NZ think-tank to combat human trafficking
Pacific women at an Auckland human rights think-tank are creating a mobile-phone-app and translating legal language in an effort to combat human trafficking in Pacific Islands.
A Pacific human rights group is creating a mobile-app and translating legal language in an effort to combat human trafficking in Pacific Islands.
At least 12 different Pacific nations were represented by 75 women at the Pacific Women's Indigenous Network's Think Tank Talanoa in Auckland to workshop ideas that can be taken back to their countries.
The event's key speaker, and human rights advocate Suzanna Tiapula, spoke to Daniela Maoate-Cox about the issues and strategies they came up with.
SUZANNA TIAPULA: There are men women and children in the Pacific who are being trafficked and the effort of these women is really heroic in demanding of themselves and their sisters, their allies that they do more. So this was an effort to try identify areas of concern.
DANIELA MAOATE-COX: So what's happening in the Pacific?
ST: We see significant trafficking, there had been a lot of textile trafficking. There was a case in American Samoa in 2000 involving 240 women and men who were being trafficked in the Daewoosa Factory. There is a case right now that's active in the Republic of Palau, 14 individuals were indicted and are facing trial for trafficking of a number of Filipino women that included a police officer and at least one American lawyer.
DM-C: So what does a group of women getting together in Auckland do to combat this?
ST: These women were amazing, they actually say down with the Palermo protocol to try to understand the international instrument. They met and we talked about the need of victims of trafficking and how we would structure support for them. They put together a strategic plan for the organisation such that not only the individuals in the room but women throughout the Pacific would be brought together in a framework to have access to the same training, to the same materials we looked at this weekend to try to grow a responsive not just for better intervention but for prevention.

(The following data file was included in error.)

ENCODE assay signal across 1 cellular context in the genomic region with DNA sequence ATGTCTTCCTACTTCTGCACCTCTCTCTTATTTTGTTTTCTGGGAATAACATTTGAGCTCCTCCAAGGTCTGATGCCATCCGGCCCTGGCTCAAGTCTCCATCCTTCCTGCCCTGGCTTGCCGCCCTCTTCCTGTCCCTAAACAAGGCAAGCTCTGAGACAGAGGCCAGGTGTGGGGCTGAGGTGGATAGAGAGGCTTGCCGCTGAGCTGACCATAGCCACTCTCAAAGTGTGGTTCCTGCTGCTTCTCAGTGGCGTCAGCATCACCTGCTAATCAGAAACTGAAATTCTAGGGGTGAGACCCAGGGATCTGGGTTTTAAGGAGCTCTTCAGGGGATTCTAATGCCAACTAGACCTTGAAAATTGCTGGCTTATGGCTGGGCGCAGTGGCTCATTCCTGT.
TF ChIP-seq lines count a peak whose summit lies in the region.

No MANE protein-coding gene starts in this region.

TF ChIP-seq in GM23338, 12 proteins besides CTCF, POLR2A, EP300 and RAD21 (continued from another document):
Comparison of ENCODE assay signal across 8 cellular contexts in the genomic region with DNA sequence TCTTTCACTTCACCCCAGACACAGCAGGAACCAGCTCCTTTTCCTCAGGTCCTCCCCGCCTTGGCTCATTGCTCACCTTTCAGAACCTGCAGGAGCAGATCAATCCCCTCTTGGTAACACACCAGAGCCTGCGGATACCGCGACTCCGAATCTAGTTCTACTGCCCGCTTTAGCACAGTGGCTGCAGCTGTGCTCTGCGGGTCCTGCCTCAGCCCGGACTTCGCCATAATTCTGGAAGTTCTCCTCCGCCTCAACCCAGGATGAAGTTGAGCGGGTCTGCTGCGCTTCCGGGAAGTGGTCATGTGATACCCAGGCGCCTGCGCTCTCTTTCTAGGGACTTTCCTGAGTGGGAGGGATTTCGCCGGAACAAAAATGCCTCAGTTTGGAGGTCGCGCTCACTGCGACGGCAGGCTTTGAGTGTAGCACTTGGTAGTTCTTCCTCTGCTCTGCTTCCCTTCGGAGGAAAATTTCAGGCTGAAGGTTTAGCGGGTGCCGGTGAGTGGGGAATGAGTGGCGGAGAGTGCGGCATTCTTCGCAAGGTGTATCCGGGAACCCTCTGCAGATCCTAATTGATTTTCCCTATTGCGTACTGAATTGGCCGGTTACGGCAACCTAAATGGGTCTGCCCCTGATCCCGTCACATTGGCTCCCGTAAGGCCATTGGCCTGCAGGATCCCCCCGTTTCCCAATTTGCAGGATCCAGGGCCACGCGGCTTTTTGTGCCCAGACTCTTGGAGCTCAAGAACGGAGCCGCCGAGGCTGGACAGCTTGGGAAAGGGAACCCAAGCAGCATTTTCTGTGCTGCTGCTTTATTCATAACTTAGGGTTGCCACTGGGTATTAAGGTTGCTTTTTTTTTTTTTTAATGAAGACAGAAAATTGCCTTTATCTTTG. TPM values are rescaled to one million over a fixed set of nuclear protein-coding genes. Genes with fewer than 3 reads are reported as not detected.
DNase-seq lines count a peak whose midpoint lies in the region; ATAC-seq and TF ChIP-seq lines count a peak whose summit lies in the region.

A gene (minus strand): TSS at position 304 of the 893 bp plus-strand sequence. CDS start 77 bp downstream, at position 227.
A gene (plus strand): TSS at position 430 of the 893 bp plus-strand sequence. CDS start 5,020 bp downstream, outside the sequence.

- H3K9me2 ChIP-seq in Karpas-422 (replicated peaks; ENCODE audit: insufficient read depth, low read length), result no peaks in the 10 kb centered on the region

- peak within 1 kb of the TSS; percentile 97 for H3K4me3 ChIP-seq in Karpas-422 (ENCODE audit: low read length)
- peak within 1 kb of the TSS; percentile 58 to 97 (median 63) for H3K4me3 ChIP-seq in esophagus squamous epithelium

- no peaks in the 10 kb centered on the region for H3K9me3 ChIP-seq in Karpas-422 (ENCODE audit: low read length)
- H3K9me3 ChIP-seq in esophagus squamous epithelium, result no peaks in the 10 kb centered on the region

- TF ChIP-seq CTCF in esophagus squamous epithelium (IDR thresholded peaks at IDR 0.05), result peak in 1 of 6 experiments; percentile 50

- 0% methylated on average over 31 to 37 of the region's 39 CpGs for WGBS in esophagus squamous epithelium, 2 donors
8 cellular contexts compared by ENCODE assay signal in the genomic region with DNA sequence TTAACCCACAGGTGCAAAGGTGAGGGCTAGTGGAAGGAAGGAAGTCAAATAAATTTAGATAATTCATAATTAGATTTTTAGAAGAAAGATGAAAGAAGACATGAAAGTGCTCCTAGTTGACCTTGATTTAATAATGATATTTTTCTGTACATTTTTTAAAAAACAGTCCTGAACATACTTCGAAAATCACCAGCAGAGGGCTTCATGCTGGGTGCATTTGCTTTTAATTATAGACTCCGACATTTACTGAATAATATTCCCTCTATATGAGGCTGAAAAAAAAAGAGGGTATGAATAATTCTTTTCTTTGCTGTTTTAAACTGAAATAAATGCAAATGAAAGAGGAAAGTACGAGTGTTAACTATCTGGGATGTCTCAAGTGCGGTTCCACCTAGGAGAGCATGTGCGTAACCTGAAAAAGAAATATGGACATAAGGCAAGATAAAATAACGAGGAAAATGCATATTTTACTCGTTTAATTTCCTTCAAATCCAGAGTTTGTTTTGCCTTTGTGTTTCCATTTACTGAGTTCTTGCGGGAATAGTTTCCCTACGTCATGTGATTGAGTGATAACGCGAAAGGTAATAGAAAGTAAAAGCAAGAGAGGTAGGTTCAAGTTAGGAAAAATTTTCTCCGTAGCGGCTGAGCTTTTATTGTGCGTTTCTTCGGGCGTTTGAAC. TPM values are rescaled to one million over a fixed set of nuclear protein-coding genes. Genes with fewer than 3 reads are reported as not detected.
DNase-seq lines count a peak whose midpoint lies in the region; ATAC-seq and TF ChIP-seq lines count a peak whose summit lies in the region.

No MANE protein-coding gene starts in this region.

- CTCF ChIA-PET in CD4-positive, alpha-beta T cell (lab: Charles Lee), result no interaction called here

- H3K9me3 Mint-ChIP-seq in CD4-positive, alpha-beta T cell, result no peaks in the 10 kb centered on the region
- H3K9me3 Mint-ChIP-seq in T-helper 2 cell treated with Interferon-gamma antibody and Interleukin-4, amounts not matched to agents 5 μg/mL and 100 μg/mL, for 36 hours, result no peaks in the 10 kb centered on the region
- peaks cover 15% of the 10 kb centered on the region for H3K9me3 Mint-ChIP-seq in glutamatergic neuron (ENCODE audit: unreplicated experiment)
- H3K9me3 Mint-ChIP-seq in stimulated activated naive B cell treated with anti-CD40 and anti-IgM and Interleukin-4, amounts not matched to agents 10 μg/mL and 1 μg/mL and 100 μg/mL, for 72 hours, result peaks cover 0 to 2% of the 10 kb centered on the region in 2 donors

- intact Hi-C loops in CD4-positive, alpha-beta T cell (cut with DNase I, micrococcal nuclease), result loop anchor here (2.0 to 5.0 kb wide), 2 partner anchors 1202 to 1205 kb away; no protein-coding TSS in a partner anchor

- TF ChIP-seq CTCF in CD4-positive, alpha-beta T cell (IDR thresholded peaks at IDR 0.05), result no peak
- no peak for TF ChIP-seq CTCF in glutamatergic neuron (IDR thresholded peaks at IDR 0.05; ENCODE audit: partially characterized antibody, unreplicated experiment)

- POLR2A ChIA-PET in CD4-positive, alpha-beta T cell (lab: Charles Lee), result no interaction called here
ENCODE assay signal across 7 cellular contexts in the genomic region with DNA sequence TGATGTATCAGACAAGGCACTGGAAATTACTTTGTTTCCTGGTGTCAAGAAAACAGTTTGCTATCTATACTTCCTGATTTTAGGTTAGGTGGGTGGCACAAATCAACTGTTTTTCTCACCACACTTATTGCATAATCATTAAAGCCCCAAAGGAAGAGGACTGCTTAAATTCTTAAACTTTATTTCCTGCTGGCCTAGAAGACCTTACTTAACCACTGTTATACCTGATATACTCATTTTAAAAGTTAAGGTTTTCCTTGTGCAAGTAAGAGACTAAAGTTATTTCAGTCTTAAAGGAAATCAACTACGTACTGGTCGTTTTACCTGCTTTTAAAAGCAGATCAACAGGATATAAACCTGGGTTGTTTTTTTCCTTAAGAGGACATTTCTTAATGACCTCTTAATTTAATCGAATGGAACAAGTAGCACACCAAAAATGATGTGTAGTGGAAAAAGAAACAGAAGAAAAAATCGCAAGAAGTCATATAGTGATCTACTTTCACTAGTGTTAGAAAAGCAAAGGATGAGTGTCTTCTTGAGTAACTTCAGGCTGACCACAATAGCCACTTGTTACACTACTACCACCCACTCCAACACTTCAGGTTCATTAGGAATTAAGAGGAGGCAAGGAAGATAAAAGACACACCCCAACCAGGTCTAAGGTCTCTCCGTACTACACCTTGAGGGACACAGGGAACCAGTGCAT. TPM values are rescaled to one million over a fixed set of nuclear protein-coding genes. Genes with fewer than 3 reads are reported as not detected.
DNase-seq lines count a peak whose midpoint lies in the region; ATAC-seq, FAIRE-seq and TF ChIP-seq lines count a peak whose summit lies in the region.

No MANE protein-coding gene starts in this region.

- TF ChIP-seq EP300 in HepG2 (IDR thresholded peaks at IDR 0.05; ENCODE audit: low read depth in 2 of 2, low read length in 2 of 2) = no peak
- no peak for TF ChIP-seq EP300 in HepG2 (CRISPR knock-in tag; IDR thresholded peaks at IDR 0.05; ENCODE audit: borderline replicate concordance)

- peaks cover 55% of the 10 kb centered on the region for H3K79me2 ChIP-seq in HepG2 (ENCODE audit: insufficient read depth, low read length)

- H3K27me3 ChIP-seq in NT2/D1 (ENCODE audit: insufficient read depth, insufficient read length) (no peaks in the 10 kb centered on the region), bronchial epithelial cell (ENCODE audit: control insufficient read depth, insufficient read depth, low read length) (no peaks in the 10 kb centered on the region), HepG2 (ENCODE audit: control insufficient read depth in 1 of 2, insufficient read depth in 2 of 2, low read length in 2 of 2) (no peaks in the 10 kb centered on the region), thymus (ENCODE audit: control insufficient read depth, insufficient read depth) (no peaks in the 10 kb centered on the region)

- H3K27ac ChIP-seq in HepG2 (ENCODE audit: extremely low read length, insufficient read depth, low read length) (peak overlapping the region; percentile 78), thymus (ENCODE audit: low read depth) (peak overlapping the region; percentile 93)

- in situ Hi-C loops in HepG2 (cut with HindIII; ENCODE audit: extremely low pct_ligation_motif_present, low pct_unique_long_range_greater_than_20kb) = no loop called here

DM-C: Can you give me an examples of what kind of strategies they have that they'll be able to take away and implement?
ST: Absolutely, with respect to human trafficking, there's a women who has agreed to author an article on the convention on the rights of the child in Kiribati. There are two other individuals who are looking at creating an app to make some of this information available to younger Pacific Islander women so it's an interesting mix of both traditional and modern technology. There are others who are working on translating the human trafficking, there's a lot of language around trafficking that can be difficult to parse. Even in English it can be complex but they have not been translated into some of their own languages.
DM-C: So the ones who have volunteered to go away and write articles about this, once it's published in a journal, what will that achieve?
ST: They want to own the narrative, we're talking about the experience of Pacific Islanders, human trafficking in the Pacific, human rights, and sort of the intersect between human rights, cultural belief systems but they want to own this narrative and part of owning the narrative is being involved in discourse. These are our women, our families, our children and we want to be a part of that dynamic.
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